In 1872, Eadweard Muybridge captured a series of photos of a running horse. His images settled a debate about whether the animal ever lifted all four feet off the ground at once—it did. They also formed the basis of one of the first motion pictures. And now, Seth Shipman, from Harvard Medical School, has immortalized the running horse in a new and very different medium: the genomes of bacteria.

Shipman encoded a GIF of Muybridge’s horse into DNA, and then inserted those strands into living microbes using CRISPR. This technique is best known as a tool for editing genes by cutting strands of DNA at precise locations. But it has another trait that’s often overlooked: It’s an amazing tool for recording information. Shipman effectively turned bacteria into living hard drives.

CRISPR was invented billions of years ago, as a way for bacteria to defend themselves against viruses. The bacteria grab the DNA of invading viruses, incorporating it into their own genomes. That viral DNA always gets inserted in the same place, and new sequences get added after old ones, as if the bacteria were stacking books on a shelf. They use these archives to guide an enzyme called Cas9, which cuts and disables any viral DNA that matches the stored sequences.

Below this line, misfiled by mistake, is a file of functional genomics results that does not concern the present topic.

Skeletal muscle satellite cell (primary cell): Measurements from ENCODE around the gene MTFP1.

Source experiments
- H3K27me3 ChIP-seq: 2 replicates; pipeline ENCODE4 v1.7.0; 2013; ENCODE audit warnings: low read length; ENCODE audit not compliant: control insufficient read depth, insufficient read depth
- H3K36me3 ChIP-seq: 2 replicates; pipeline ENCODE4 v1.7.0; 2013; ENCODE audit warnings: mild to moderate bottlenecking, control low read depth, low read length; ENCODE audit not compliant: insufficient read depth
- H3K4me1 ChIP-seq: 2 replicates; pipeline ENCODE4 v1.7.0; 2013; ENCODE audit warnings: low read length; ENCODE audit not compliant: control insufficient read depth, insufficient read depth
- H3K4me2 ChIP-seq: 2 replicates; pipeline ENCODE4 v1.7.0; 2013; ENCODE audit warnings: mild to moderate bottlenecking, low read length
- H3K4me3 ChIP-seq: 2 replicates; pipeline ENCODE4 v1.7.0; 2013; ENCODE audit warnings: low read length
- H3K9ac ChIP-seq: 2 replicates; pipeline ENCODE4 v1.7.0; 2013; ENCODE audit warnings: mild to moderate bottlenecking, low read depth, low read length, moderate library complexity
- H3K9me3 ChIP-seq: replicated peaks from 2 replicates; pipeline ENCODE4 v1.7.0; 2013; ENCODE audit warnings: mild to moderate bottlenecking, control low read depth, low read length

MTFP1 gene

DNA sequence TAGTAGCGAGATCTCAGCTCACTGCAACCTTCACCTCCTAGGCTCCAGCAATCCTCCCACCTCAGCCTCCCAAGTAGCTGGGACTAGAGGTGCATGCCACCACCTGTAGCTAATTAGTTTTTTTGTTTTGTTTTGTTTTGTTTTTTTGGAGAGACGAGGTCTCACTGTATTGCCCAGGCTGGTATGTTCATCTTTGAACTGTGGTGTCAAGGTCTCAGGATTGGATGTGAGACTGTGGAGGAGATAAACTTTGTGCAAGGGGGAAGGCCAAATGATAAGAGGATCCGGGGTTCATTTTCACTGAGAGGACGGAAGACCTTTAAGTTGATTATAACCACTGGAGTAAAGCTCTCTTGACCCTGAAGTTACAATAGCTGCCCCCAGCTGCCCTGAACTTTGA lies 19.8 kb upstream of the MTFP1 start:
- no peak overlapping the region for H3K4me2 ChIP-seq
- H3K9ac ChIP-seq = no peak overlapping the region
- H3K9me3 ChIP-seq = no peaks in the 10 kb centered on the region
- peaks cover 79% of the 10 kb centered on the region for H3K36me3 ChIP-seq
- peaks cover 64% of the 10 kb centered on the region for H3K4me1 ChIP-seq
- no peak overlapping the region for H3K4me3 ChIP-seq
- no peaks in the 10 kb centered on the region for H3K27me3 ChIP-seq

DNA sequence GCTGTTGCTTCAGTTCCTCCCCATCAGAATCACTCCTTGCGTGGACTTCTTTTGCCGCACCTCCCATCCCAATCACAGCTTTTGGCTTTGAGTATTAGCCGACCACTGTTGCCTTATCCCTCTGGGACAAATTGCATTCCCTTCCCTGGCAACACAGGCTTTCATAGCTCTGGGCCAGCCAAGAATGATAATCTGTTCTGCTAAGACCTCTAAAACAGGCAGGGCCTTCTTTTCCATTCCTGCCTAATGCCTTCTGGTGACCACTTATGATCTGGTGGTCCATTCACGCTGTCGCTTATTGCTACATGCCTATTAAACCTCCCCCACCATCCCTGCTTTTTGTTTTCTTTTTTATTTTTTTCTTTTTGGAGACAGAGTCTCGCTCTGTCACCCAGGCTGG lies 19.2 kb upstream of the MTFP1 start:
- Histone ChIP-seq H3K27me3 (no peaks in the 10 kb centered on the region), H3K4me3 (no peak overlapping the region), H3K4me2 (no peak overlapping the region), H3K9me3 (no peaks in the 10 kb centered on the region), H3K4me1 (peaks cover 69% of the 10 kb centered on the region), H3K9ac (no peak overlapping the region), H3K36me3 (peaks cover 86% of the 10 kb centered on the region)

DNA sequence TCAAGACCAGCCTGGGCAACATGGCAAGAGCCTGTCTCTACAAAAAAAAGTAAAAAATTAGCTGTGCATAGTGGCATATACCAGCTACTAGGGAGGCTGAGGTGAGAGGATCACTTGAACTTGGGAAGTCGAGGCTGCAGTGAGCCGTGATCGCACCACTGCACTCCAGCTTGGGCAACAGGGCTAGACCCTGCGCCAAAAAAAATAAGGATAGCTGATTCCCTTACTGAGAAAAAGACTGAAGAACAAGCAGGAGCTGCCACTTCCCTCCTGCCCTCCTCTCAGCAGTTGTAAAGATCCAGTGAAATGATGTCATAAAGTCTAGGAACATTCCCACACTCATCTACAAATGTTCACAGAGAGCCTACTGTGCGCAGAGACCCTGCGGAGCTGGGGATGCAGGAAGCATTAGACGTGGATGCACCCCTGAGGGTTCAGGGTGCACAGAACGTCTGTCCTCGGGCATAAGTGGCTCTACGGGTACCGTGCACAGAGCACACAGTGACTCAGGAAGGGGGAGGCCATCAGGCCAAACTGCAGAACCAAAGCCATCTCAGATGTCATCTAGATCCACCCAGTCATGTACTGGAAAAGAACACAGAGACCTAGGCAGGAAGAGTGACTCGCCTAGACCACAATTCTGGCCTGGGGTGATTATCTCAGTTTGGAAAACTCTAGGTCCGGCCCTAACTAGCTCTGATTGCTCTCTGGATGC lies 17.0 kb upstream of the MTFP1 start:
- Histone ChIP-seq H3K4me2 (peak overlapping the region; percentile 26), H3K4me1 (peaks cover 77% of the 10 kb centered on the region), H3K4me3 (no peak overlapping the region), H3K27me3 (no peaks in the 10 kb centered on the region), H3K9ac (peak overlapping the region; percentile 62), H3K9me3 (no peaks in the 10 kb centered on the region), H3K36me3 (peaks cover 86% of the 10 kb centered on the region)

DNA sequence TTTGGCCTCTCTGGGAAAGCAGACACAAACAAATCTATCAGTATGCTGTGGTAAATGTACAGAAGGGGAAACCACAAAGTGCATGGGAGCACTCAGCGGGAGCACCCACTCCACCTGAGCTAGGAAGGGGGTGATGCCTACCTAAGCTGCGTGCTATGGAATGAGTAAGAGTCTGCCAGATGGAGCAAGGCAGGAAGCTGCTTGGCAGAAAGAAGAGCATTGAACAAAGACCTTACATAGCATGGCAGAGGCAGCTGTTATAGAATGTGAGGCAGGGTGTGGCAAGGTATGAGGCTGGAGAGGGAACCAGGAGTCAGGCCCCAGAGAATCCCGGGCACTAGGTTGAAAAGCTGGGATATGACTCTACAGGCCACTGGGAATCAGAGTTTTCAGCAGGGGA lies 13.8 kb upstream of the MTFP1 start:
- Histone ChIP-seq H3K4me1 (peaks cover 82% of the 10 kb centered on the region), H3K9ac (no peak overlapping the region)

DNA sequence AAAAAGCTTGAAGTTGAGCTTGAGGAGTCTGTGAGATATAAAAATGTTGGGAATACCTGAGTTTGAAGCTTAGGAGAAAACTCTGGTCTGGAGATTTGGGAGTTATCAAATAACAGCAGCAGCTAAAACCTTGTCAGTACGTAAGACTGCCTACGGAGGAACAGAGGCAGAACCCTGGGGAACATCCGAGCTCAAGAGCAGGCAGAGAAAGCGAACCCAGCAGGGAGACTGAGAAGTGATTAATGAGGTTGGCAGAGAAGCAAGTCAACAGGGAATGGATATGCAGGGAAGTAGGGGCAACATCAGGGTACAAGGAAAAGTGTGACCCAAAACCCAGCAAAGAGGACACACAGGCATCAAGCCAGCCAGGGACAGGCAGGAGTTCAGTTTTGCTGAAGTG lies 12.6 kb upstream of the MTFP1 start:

So, first and foremost, CRISPR is a kind of genetic memory—a system for storing information. And that information doesn’t have to be the DNA of viruses. Scientists can now encode any digital file in the form of DNA, by converting the ones and zeroes of binary code into As, Cs, Gs, and Ts of the double helix.

By doing exactly that, Shipman and his colleagues encoded an image and a movie in a colony of bacteria. For the movie, he chose a simple five-frame GIF of Muybridge’s horse. “It was one of the first examples of a moving image, it was captured with a technology that was very new at the time, and it answered some relevant questions,” he says. And for the image, he chose a simple black-and-white photo of a hand. “It harkens back to the first images that humankind put in the natural world—handprints on cave walls,” he says. “We’re putting images into the natural world in a different way.”

Recording information in DNA isn’t new: That’s effectively what living things have been doing since the dawn of life itself. More recently, scientists have realized that DNA makes the perfect storage medium. It takes up so little space that you could fit all the world’s data in the back of a truck. It’s durable, provided it’s kept cold, dry, and dark. And it is immune to obsolescence: DVDs and Blu-Rays will eventually go the way of cassettes and laser discs, but humans will always have the desire and means to read DNA.